World War I Christmas Truce

“The soldier above all others prays for peace, for it is the soldier who must suffer and bear the deepest wounds and scars of war.” — Douglas MacArthur

I absolutely LOVE stories of historical events that show humanity at its best.  One such story is that of the World War I Christmas truce.  If you’ve never heard of this incident, it is fascinating!  It began when British troops sitting in the trenches heard the Germans singing Christmas carols.  Next thing you know, the British and German troops met in no man’s land and exchanged gifts, took pictures, and even played soccer together!  Eventually, due to pressure by commanding officers, the fighting resumed between the two sides.  To check out the whole story, read about it here.  There are even pictures of the “enemies” mingling during the truce (see the picture above)!  How cool!  The History Channel also has a short video clip here that has a voiceover of one of the veteran’s who was involved!

If you like stories like this, you can also read the book Chicken Soup for the Veteran’s Soul.  It is full of neat anecdotes from various wars that will make you feel all warm and fuzzy inside.  I sometimes read a story from this book to my students when we had a few minutes to spare at the end of class.  Random Acts of Kindness:  True Stories of America’s Civil War is one that has a ton of heartwarming, true accounts from the Civil War.  (I actually mentioned this in my last podcast.)  Do you know of any other books like these?  I’d love to hear about them.  Leave a comment and let me know.

 

Photo:  British and German troops meeting in no man’s land during the unofficial truce – Imperial War Museums

Cool Photo of the Signing of the Treaty of Versailles

This is one of those historical photos that I just LOVE!  It reminds me that the people in those black and white photos were real people…and they had real emotions and real experiences.  If you had fought long and hard in World War I and saw many soldiers and friends die, wouldn’t you be ready for the war to be officially over?  Wouldn’t that be the day you were waiting for?  This is a picture of military officers and politicians standing on furniture so that they can witness the signing of the Treaty of Versailles!  How cool!  Share it with your students when you talk about World War I.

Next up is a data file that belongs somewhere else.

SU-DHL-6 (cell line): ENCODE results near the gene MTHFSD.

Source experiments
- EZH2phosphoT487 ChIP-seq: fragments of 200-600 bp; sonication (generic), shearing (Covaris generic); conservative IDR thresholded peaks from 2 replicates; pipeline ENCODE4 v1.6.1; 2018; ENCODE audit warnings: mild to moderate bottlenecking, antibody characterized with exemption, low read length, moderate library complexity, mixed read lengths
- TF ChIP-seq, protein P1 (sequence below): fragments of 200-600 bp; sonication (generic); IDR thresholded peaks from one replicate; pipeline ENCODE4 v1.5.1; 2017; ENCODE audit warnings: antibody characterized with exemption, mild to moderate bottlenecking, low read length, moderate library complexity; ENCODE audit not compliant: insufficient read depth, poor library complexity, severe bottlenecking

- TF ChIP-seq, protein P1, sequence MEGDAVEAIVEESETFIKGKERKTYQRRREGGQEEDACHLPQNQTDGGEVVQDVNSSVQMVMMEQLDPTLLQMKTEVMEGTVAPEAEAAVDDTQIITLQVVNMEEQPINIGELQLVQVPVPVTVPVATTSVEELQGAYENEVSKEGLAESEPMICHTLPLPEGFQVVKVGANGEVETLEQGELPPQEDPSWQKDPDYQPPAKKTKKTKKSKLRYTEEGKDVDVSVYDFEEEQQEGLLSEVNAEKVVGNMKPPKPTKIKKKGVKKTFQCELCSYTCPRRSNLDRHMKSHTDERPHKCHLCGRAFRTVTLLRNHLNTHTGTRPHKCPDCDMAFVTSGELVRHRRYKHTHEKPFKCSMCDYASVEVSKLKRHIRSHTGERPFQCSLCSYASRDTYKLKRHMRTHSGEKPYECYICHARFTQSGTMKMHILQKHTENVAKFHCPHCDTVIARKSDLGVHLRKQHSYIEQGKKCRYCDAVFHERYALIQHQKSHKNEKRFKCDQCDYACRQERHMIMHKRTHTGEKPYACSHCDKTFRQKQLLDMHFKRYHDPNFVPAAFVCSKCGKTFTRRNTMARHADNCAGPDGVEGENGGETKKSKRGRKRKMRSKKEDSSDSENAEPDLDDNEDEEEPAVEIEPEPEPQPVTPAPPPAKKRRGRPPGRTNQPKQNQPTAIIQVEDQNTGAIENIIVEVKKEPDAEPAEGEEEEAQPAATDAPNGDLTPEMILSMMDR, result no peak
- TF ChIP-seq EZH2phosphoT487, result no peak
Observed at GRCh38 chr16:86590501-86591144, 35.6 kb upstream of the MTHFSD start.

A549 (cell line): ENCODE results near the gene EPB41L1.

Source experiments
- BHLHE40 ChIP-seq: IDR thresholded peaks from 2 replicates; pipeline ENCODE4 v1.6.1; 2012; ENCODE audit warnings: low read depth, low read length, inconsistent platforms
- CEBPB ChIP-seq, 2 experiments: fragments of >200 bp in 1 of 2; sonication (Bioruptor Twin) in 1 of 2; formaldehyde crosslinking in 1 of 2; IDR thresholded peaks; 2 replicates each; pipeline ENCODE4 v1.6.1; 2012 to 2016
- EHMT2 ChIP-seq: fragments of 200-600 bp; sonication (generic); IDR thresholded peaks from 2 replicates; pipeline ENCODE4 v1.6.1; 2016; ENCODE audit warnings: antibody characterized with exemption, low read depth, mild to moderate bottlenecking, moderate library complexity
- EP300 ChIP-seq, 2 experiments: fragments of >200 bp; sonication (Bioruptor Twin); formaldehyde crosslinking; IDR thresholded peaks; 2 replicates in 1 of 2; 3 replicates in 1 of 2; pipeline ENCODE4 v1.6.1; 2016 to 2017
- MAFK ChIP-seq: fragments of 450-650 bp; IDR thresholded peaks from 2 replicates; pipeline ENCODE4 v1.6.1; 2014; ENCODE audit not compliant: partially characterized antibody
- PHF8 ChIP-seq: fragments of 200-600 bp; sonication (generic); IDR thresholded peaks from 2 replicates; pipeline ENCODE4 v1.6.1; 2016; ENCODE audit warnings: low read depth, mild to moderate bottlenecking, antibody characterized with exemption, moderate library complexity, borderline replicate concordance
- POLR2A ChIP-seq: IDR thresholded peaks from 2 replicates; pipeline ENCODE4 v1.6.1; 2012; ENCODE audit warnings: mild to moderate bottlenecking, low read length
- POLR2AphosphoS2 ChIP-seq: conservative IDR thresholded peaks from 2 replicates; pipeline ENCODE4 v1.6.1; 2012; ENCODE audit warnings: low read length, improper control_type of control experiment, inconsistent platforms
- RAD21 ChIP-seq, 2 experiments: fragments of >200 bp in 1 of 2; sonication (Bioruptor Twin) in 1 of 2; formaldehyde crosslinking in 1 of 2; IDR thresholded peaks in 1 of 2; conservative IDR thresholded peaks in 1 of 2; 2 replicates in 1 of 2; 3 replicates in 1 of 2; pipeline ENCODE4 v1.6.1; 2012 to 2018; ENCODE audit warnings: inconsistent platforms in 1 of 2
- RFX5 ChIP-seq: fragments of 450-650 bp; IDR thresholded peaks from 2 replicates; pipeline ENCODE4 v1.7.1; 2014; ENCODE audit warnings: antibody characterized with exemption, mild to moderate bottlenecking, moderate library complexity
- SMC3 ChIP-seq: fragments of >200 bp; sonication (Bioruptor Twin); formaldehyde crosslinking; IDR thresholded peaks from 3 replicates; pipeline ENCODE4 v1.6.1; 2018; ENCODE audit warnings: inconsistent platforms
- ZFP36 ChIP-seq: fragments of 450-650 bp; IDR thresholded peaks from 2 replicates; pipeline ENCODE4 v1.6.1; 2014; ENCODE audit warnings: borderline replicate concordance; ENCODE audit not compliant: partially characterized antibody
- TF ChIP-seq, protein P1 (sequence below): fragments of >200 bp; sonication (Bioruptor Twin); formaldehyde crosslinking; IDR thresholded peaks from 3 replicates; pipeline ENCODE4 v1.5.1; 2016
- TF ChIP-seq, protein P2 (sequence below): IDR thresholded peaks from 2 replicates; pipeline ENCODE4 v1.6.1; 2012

Create a Twitter Page for a Historical Figure

Can you imagine what it would be like if John Wilkes Booth had a Twitter page?  Or Adolf Hitler?  What would they say?  Well, now your students can have fun figuring out what these (and many more) historical figures would say on social media.  I have finished my most recent curriculum project for US History, and I’m so excited to finally put it in my Teachers Pay Teachers store!

My new product “Create a Twitter Page for a Historical Figure” includes:

  • A blank printable Twitter template for students to fill in
  • A digital Twitter template for students to complete
  • 46 assignments covering various historical figures from the colonies to Ronald Reagan
  • Detailed student and teacher instructions
  • Optional rubric
  • PowerPoint slides to display the assignment on the board
  • An example of a filled in template

In each Twitter assignment, students will have to create the following for their historical figure:

  • Basic biographical information
  • A unique, creative username
  • Up to 6 historically relevant tweets
  • Up to 3 suggestions as to who they should follow on Twitter (ties to other figures of the time period)
  • Up to 7 trends (historical relevance)
  • A small profile picture
  • A header image

Wouldn’t your students rather do something like this than complete a worksheet?  Click here to purchase or find out more!  You get 46 assignments for less than $0.18 each!  That’s 46 new ideas for your US History class!  You can also use the template for other classes, like World History.  Check it out!

Great World War I Poem

I’m not a big poetry buff, but I came across this today, and it really touched me.  Apparently, Rudyard Kipling’s 18-year-old son died in World War I in the Battle of Loos.  The poem “My Boy Jack” was written by Kipling after this tragedy.  Read the poem below.  Can’t you just imagine a worried parent asking again and again if anyone has had news of his son?

“Have you news of my boy Jack?”
Not this tide.
“When d’you think that he’ll come back?”
Not with this wind blowing, and this tide.

“Has any one else had word of him?”
Not this tide.
For what is sunk will hardly swim,
Not with this wind blowing, and this tide.

“Oh, dear, what comfort can I find?”
None this tide,
Nor any tide,
Except he did not shame his kind —
Not even with that wind blowing, and that tide.

Then hold your head up all the more,
This tide,
And every tide;
Because he was the son you bore,
And gave to that wind blowing and that tide!

So, how can you use this in your classroom?

  • Use it as an attention-getter or discussion starter.  Put it on the board at the beginning of class when you are talking about World War I.  Ask your students what they think it means and then tell them the origin.
  • Discuss it with students and have them write their own poem about World War I.
  • Discuss it and ask students what their friends or relatives would write about them if they died in battle.
  • Discuss it and talk about how families today deal with the grief of losing loved ones in military service.  Compare and contrast the experience today versus what people would have experienced then.

 

Photo: Royal Irish Rifles in a communications trench, first day on the Somme, 1916. Imperial War Museum – Public Domain.
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